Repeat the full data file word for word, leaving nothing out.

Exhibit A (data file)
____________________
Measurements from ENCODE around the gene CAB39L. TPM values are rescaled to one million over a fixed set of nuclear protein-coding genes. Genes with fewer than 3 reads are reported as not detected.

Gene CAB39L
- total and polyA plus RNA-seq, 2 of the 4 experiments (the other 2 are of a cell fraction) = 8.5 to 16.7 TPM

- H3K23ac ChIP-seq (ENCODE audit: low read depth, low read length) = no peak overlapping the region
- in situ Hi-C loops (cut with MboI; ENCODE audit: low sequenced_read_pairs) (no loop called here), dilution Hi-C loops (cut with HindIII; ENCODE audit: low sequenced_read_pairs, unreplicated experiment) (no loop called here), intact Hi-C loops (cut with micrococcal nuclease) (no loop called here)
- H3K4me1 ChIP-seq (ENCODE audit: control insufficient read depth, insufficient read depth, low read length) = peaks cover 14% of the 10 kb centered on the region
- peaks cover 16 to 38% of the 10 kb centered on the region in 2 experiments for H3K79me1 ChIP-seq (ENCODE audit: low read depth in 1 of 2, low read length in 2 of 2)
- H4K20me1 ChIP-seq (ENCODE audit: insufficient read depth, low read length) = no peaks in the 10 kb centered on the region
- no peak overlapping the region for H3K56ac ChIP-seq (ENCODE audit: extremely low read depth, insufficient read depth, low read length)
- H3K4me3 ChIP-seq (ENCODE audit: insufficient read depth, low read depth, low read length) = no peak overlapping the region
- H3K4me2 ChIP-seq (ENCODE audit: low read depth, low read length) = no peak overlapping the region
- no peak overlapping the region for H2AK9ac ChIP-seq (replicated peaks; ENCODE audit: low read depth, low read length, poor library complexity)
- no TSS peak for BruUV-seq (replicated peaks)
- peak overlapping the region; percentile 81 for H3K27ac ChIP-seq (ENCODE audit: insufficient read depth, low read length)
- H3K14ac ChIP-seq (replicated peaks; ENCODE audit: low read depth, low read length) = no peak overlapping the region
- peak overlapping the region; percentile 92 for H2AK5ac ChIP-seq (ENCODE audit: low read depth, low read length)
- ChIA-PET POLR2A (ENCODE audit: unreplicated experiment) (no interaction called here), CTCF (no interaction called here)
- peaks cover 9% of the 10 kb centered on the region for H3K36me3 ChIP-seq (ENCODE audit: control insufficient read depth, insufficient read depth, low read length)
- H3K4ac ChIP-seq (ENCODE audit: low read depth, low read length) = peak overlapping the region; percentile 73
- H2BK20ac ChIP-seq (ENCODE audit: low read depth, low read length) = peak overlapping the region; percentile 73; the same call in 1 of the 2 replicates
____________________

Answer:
Measurements from ENCODE around the gene CAB39L. TPM values are rescaled to one million over a fixed set of nuclear protein-coding genes. Genes with fewer than 3 reads are reported as not detected.

Gene CAB39L
- total and polyA plus RNA-seq, 2 of the 4 experiments (the other 2 are of a cell fraction) = 8.5 to 16.7 TPM

- H3K23ac ChIP-seq (ENCODE audit: low read depth, low read length) = no peak overlapping the region
- in situ Hi-C loops (cut with MboI; ENCODE audit: low sequenced_read_pairs) (no loop called here), dilution Hi-C loops (cut with HindIII; ENCODE audit: low sequenced_read_pairs, unreplicated experiment) (no loop called here), intact Hi-C loops (cut with micrococcal nuclease) (no loop called here)
- H3K4me1 ChIP-seq (ENCODE audit: control insufficient read depth, insufficient read depth, low read length) = peaks cover 14% of the 10 kb centered on the region
- peaks cover 16 to 38% of the 10 kb centered on the region in 2 experiments for H3K79me1 ChIP-seq (ENCODE audit: low read depth in 1 of 2, low read length in 2 of 2)
- H4K20me1 ChIP-seq (ENCODE audit: insufficient read depth, low read length) = no peaks in the 10 kb centered on the region
- no peak overlapping the region for H3K56ac ChIP-seq (ENCODE audit: extremely low read depth, insufficient read depth, low read length)
- H3K4me3 ChIP-seq (ENCODE audit: insufficient read depth, low read depth, low read length) = no peak overlapping the region
- H3K4me2 ChIP-seq (ENCODE audit: low read depth, low read length) = no peak overlapping the region
- no peak overlapping the region for H2AK9ac ChIP-seq (replicated peaks; ENCODE audit: low read depth, low read length, poor library complexity)
- no TSS peak for BruUV-seq (replicated peaks)
- peak overlapping the region; percentile 81 for H3K27ac ChIP-seq (ENCODE audit: insufficient read depth, low read length)
- H3K14ac ChIP-seq (replicated peaks; ENCODE audit: low read depth, low read length) = no peak overlapping the region
- peak overlapping the region; percentile 92 for H2AK5ac ChIP-seq (ENCODE audit: low read depth, low read length)
- ChIA-PET POLR2A (ENCODE audit: unreplicated experiment) (no interaction called here), CTCF (no interaction called here)
- peaks cover 9% of the 10 kb centered on the region for H3K36me3 ChIP-seq (ENCODE audit: control insufficient read depth, insufficient read depth, low read length)
- H3K4ac ChIP-seq (ENCODE audit: low read depth, low read length) = peak overlapping the region; percentile 73
- H2BK20ac ChIP-seq (ENCODE audit: low read depth, low read length) = peak overlapping the region; percentile 73; the same call in 1 of the 2 replicates